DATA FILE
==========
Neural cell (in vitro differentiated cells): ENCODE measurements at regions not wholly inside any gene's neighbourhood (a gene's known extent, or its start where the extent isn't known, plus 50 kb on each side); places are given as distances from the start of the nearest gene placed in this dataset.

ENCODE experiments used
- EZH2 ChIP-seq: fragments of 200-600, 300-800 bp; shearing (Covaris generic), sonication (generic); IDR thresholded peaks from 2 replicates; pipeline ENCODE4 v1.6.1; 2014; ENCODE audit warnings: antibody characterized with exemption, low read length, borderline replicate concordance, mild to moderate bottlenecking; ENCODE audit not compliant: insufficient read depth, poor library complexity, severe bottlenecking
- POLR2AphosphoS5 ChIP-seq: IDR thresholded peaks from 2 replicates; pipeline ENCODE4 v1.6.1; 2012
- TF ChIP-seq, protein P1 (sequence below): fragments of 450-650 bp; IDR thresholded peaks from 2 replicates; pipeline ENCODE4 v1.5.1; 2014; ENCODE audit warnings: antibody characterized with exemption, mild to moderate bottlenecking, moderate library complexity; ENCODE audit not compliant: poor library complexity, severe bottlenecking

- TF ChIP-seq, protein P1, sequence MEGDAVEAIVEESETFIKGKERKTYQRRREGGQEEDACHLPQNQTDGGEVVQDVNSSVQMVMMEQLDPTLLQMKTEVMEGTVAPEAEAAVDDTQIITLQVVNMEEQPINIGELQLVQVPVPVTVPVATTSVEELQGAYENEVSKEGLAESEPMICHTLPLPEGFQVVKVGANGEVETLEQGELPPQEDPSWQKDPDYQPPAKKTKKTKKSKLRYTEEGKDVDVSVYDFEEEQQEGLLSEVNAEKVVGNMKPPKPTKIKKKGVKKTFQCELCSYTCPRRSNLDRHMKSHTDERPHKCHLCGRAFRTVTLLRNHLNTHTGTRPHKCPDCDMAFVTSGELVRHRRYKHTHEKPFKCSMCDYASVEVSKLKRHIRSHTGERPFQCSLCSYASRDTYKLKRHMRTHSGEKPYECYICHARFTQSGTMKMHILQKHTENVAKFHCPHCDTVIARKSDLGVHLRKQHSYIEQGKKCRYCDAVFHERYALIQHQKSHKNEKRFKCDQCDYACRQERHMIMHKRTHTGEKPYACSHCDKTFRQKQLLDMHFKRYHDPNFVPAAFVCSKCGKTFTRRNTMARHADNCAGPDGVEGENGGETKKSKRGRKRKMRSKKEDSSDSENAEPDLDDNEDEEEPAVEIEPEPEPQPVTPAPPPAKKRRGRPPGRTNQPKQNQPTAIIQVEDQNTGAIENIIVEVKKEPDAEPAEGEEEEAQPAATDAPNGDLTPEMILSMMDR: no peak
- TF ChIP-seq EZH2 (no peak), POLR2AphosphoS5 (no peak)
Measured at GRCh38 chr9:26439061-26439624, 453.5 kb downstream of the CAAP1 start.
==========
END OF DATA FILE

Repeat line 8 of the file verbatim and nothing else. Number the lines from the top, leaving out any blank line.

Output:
Measured at GRCh38 chr9:26439061-26439624, 453.5 kb downstream of the CAAP1 start.